Pre-Teen Prodigies

45 million school aged kids play sports in America. But by the age of 15, nearly 80 percent of them quit. However, that figure is not the same for elite youth athletes. So what causes the best of the best to hang up their cleats in highschool?

Back to Article
Back to Article

Pre-Teen Prodigies

David Hickey

David Hickey

David Hickey

Hang on for a minute...we're trying to find some more stories you might like.


Email This Story






Olympians are usually thought of as experienced older athletes, but there is a storm of young athletes that are breaking boundaries and winning world titles. These young athletes are giving up the joys of growing up to focus on training for their ultimate goal of success.

Recent examples of these remarkable individuals include Yulia Lipnitskaya and Katie Ledecky.

Although she was the youngest on her team at 15 years old, Yulia Lipnitskaya’s nearly flawless figure skating program helped clinch the gold medal for Russia at the 2014 Sochi Winter Olympics in the figure skating team event.

Katie Ledecky was 15 years old when she astonished the world with her first gold medal at the 2012 London Summer Olympics in swimming.

These young champions inspire athletes all over the world, including those at Palo Alto High School.

When Emma Jacobi (‘21) turned three years old, her mother signed her up for a gymnastics class. Jacobi developed a love for the sport and began competing at eight years old.

Over time, with hard work and dedication, she focused on improving her skills to reach higher levels of gymnastics. Her talent became evident when she was nine years old.

“I realized that I was starting to get better and better and I thought I might have a chance of winning states and regionals,” Jacobi said.

Jacobi was able to handle the pressures placed on her to succeed for herself and for her team. It was important for her to stay focused on her goals to ensure a successful future in gymnastics.

“My greatest accomplishment was winning all the events at a states competition because I worked really hard for that season and I won every single event and all around,” Jacobi said.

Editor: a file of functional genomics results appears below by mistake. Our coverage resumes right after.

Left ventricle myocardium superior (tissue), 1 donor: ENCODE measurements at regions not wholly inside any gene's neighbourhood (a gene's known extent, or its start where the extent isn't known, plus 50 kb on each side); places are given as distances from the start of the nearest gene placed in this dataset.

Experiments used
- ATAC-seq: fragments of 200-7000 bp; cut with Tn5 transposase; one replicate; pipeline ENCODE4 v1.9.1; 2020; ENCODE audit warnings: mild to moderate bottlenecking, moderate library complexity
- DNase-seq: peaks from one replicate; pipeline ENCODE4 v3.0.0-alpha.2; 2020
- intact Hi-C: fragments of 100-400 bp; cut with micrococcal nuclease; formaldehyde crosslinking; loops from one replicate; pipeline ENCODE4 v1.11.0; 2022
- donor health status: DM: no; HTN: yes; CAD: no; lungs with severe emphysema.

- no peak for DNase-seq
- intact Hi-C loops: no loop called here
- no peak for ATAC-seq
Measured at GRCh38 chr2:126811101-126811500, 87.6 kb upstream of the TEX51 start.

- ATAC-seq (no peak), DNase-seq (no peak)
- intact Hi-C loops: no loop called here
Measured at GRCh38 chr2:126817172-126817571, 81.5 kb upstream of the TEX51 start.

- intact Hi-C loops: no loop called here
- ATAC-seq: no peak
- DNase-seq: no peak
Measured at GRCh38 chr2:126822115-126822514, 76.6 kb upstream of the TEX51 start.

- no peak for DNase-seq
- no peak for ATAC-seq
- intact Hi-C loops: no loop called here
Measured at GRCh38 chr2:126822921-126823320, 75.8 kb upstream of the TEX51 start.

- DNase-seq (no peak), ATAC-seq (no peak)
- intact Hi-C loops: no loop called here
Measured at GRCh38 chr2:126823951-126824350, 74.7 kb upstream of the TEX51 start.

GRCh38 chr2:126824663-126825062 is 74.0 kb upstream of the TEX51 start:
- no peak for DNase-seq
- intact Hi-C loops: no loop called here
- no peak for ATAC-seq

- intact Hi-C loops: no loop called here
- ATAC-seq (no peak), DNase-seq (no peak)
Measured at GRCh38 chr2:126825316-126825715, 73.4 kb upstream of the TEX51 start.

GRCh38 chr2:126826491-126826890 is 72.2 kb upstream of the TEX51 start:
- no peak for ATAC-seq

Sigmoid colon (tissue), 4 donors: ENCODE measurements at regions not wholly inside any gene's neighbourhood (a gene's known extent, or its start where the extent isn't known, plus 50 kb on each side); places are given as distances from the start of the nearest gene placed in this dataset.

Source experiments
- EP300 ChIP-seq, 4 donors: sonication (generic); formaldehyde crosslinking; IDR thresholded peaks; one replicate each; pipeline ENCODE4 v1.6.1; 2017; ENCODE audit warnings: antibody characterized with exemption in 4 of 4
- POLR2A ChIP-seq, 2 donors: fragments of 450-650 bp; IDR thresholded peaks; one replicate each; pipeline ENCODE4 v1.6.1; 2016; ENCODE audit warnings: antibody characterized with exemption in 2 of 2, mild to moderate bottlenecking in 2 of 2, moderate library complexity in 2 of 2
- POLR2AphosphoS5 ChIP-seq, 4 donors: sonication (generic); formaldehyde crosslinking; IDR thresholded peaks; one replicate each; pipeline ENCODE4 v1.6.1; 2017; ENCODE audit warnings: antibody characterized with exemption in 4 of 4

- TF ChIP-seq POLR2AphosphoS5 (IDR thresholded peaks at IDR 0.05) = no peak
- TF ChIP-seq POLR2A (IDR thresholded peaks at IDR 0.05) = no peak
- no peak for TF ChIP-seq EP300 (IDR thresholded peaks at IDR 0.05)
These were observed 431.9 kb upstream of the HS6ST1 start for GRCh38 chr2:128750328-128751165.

Despite her incredible success, Jacobi decided to quit gymnastics a couple days before her sophomore year in high school because she wanted to have new experiences with different sports.

“I quit the day after we won CCS.””

— Charles Mitz ('21)

“I also ski and I wanted to try and pursue that for a little bit because I pursued gymnastics from the age of 3 to 15 and then I decided that it was time to try something new,” Jacobi said.

Unlike Jacobi, Charles Mitz (‘21) started playing his sport competitively in eighth grade.

Mitz was a club swimmer throughout his pre-teens, but started water polo at the end of eighth grade as a way to add some fun to the monotony of swimming. Although he started later than some, his swimming background helped with his success in water polo.

Mitz made the varsity water polo team his freshman year and continued his career on the varsity squad during his sophomore year.

His early success was a result of countless hours a week in the pool; despite only having practiced water polo for a couple months before making the Paly team.

“Swim team and water polo for paly were pretty rigorous and it was probably 16-18 hours a week,” Mitz said.

Mitz helped his team in his sophomore year win Division I CCS after multiple upset games.

“I quit the day after we won CCS,” Mitz said.

Even with all of his success, Mitz decided to quit playing water polo and join the rowing team instead.

“I was tired of it,” Mitz said. “I just wanted to try something new.”

Mitz left his glory days behind in the pool and used his endurance skills and aerobic base from water polo to start his rowing career.

“I just wanted to try it out for a season and see if I liked it or not and then I was going to decide whether I would play water polo the year after,” Mitz said.

Burnouts are far from rare in young student athletes whether it be the countless hours of practice on top of school work or overall stress. This dilemma was the turning point for Faith Chow (‘21), who was an elite gymnast in her pre-teens.

“I realized that I was starting to get better and better and I thought I might have a chance of winning states and regionals.””

— Emma Jacobi ('21)

Chow started practicing gymnastics in third grade, but took her gymnastics skills to the next step and began competing at the Junior Olympic level when she was in fourth grade.

The amount of dedication required was rigorous,  but her teammates and her passion for gymnastics helped motivate Chow to continue training.

“We would have practice Monday, Tuesday, Wednesday, Thursday, and Friday for four hours after school,” Chow said.

Many of Chow’s teammates were homeschooled because of the intense training schedule, but her family decided that homeschooling was not ideal for their situation. This ultimately lead to Chow’s choice to quit gymnastics.

“I quit when I was in 8th grade because I started doing a lot of other extracurricular activities and because I was going into high school,” Chow said.

Although Chow ended her gymnastics career, she kept gymnastics in her life being an assistant coach at her old gym.

It’s difficult for athletes who start a competitive sport at a young age to fully understand what they want to do with their lives. It is important for athletes to experience a wide range of sports at a young age so that they can gain experience and knowledge about a variety of sports.

In some cases, pre-teen athletes can feel overwhelmed from the pressure when focusing on a single sport. Later in life, these athletes also might want to try different extra curricular activities  because all they have known is their specific sport.

Print Friendly, PDF & Email